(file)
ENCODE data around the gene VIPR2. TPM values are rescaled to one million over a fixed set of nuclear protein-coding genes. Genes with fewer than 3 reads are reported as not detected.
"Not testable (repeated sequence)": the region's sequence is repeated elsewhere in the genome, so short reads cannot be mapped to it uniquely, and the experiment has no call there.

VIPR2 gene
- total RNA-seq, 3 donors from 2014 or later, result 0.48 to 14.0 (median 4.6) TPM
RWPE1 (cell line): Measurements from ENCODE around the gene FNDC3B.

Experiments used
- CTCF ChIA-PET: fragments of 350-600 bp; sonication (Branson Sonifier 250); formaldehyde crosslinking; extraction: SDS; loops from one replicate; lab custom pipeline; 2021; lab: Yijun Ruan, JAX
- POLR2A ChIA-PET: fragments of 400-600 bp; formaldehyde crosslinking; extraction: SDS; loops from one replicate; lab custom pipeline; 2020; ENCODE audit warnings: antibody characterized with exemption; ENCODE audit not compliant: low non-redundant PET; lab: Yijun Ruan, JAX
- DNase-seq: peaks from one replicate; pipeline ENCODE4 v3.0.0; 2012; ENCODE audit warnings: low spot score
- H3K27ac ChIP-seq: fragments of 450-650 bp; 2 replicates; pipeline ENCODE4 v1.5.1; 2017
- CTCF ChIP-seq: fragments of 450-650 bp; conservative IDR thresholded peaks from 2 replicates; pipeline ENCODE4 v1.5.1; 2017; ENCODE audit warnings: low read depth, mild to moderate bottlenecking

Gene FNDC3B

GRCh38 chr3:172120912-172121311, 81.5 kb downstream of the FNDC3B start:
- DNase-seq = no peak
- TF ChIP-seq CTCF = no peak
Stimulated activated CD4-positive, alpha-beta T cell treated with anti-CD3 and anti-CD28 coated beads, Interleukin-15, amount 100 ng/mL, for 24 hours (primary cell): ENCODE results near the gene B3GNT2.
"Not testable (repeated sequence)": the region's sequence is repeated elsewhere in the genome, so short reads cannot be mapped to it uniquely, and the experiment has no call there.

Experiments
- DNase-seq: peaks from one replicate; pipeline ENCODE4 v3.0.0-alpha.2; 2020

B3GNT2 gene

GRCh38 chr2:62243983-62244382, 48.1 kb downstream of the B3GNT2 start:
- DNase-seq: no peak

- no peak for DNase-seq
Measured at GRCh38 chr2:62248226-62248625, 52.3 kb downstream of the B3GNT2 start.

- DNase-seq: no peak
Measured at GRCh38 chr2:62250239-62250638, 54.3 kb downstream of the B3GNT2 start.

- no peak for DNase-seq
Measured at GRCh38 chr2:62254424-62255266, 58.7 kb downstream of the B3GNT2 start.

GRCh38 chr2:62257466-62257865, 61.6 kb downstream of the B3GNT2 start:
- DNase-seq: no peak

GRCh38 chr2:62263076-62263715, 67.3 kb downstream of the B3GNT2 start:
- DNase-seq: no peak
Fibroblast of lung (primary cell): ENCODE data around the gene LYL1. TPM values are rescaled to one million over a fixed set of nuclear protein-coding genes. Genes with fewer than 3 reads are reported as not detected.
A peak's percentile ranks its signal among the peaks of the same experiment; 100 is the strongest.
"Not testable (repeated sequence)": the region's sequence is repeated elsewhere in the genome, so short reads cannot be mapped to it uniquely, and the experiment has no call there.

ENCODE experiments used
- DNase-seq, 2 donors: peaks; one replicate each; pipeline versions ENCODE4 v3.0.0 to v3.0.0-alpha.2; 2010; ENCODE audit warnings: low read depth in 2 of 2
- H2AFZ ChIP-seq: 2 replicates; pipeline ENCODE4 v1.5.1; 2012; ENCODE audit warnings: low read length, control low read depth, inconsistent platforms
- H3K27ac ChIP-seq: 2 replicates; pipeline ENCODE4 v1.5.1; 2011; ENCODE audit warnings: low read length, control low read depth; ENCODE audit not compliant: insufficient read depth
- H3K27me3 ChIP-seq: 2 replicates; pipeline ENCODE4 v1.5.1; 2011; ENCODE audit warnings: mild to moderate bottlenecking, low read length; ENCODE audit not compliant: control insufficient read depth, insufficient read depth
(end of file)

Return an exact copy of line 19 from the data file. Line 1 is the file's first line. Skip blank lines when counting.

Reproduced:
- DNase-seq: peaks from one replicate; pipeline ENCODE4 v3.0.0-alpha.2; 2020